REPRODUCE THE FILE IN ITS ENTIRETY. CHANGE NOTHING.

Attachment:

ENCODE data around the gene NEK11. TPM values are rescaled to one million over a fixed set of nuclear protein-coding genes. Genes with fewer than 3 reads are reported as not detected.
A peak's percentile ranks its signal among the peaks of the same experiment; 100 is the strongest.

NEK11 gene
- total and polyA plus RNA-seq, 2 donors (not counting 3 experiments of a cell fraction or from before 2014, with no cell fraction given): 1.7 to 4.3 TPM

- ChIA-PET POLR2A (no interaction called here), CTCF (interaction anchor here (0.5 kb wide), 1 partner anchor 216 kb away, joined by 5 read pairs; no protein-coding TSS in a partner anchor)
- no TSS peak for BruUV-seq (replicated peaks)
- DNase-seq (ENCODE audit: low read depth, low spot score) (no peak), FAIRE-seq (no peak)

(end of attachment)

ENCODE data around the gene NEK11. TPM values are rescaled to one million over a fixed set of nuclear protein-coding genes. Genes with fewer than 3 reads are reported as not detected.
A peak's percentile ranks its signal among the peaks of the same experiment; 100 is the strongest.

NEK11 gene
- total and polyA plus RNA-seq, 2 donors (not counting 3 experiments of a cell fraction or from before 2014, with no cell fraction given): 1.7 to 4.3 TPM

- ChIA-PET POLR2A (no interaction called here), CTCF (interaction anchor here (0.5 kb wide), 1 partner anchor 216 kb away, joined by 5 read pairs; no protein-coding TSS in a partner anchor)
- no TSS peak for BruUV-seq (replicated peaks)
- DNase-seq (ENCODE audit: low read depth, low spot score) (no peak), FAIRE-seq (no peak)